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Boost Your Anime Meme Knowledge with These Essentials

How good is your anime meme knowledge?

Is your anime meme game strong? And no, we’re not talking about your personal ability to make and share cool memes. (We’re trusting that’s awesome — go you!) No, we’re talking about the stuff inside anime: the references it makes to other shows over the years. You may have seen certain shots, characters, and quotes crop up throughout the years. But can you tell where they’re all from?

Here are just a few people, things, and lines that anime loves to reference within itself. How many do you already know?


“Three times faster!”

Char Aznable goes three times as fast!

Even if you’ve never seen a single episode of Mobile Suit Gundam, you probably know Char Aznable is nothing to sneeze at. Amuro Ray’s mighty rival has appeared in multiple series (under multiple names), and fans still recognize him as one of the great baddies of anime. For better or for worse, his custom robot has also inspired something of a meme.

If you ever hear someone referring to something going three times faster because it’s red… well, you have Char to thank for this. His bright red custom Zaku was modded to move at triple the speed of others of its type. In fairness, no one actually believes a lick of red paint caused the upgrade. But you know how these things begin.



Balse! (As seen in No Game, No Life)

It’s the anime meme that broke Twitter, and it also shows up here and there in other series. The epic moment from Studio Ghibli‘s Castle in the Sky, where our heroes hold hands and utter an ancient spell, made news as fans across Japan posted along with it. Naturally, this moment has made its way into more than just online references. Shows like No Game, No Life worked the moment in — appropriate, since its heroes are big nerds. (We say affectionately.)


The end of Ashita no Joe

A certain Ashita no Joe reference

The statute of limitations is probably up for the source of this anime meme, but we’re still going to tread carefully. After all, the recent Megalobox was the first many people had heard of Ashita no Joe. (Yet another reason we’re showing not the moment itself, but one of many references to it.) You won’t need to have seen much anime to have seen references to this iconic moment. It looks like that. Maybe with a boxing ring sketched in behind it. This final moment of the series is so famous, the manga page was actually displayed in the British Museum for a time (yes, really — our writer went and saw it). Now, it’s shorthand used pretty much everywhere you look.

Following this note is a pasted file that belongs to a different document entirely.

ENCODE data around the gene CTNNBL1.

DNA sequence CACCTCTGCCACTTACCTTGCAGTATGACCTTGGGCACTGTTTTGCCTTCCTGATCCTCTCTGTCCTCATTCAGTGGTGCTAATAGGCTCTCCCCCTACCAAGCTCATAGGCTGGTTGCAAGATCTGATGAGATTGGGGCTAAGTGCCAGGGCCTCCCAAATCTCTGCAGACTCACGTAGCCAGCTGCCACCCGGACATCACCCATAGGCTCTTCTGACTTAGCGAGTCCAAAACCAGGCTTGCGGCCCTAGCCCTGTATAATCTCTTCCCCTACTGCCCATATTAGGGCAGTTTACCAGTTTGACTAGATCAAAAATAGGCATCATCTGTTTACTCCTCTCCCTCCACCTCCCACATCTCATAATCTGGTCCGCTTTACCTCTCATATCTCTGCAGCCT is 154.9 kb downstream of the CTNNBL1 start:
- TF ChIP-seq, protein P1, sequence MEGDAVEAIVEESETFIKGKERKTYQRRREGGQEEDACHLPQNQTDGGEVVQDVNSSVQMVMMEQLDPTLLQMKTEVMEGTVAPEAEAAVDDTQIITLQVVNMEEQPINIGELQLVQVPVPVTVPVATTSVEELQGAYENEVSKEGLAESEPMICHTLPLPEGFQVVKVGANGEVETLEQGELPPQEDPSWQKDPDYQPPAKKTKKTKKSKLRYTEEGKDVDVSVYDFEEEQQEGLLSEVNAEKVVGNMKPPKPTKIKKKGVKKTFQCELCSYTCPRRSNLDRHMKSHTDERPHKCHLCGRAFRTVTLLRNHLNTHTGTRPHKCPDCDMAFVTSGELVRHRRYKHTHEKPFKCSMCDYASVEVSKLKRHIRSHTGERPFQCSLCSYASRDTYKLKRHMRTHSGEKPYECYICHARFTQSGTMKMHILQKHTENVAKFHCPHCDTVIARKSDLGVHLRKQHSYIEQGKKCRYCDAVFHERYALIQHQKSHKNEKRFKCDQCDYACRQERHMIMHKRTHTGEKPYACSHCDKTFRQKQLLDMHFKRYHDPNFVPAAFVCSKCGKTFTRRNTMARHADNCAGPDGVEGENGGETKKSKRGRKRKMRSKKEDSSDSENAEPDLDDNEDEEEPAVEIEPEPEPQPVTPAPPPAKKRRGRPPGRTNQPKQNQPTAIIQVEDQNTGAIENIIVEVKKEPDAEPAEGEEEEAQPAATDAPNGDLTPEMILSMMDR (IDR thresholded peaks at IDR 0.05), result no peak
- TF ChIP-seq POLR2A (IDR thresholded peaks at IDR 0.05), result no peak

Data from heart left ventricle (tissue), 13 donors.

The mere existence of Rascal the Raccoon

Rascal the Raccoon

Rascal the Raccoon was the anime adaptation of Sterling North’s autobiographical novel Rascal: A Memoir of a Better Time. In it, our young protagonist bonds with a baby raccoon, but must eventually release it into the wild when he realized raccoons make terrible pets. This heartwarming story of youth, summer, and letting go didn’t necessarily register, as people across Japan decided raccoons would make great pets.

Nonetheless, the (literally) invasive Rascal remains a popular character. You’ll see him crossed over with pretty much every anime in existence, from Attack on Titan to Demon Slayer. References to the series itself also appear in other series, especially the bittersweet scene where young Sterling takes Rascal out to the forest in his homemade canoe.


Lady Oscar

Marie Antoinette and Lady Oscar, from The Rose of Versailles

The fan-favorite heroine of The Rose of Versailles has become something of an anime meme, herself. A symbol of romance, heroism, and tragic love, she’s inspired jokes and one-off characters in everything from Pokémon to the .hack series. There was even a Lupin III crossover where Lupin fought Lady Oscar for the treasure of Marie Antoinette!

In particular, the names “Oscar” and “André” are used for dramatic couples — after the heroine and her childhood friend, separated from her by social strata.

What other anime in-jokes and memes have you spotted lately?

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Kara Dennison

Kara Dennison is a writer, editor, and presenter with bylines at Crunchyroll, Sci-Fi Magazine, Sartorial Geek, and many others. Beyond the world of anime, she's a writer for Doctor Who expanded universe series including Iris Wildthyme and the City of the Saved, as well as an editor for the critically-acclaimed Black Archive series.